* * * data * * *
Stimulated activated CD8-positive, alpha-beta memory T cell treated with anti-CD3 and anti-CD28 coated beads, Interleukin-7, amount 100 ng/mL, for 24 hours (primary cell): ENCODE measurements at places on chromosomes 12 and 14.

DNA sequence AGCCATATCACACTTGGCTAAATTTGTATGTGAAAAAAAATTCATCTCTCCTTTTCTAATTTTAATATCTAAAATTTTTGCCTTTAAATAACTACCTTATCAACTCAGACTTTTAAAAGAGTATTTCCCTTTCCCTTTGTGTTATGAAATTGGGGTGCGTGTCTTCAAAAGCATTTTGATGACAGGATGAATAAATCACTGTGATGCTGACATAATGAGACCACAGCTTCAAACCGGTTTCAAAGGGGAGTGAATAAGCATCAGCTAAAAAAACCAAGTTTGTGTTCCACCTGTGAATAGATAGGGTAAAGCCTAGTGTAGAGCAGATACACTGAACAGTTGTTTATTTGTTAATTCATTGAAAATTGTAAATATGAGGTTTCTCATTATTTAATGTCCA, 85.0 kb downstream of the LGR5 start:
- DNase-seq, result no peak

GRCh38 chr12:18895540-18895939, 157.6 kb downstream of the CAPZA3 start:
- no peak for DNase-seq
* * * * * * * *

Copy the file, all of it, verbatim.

Stimulated activated CD8-positive, alpha-beta memory T cell treated with anti-CD3 and anti-CD28 coated beads, Interleukin-7, amount 100 ng/mL, for 24 hours (primary cell): ENCODE measurements at places on chromosomes 12 and 14.

DNA sequence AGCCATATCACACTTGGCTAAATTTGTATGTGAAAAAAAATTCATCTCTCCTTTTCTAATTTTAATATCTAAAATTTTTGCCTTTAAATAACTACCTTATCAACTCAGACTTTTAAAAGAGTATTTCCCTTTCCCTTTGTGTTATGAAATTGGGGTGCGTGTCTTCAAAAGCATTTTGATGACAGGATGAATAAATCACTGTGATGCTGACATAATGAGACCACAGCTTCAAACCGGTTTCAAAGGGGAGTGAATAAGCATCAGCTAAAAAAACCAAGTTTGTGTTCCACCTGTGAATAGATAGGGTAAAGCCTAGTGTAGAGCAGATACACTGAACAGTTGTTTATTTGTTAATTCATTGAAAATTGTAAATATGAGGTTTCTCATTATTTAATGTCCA, 85.0 kb downstream of the LGR5 start:
- DNase-seq, result no peak

GRCh38 chr12:18895540-18895939, 157.6 kb downstream of the CAPZA3 start:
- no peak for DNase-seq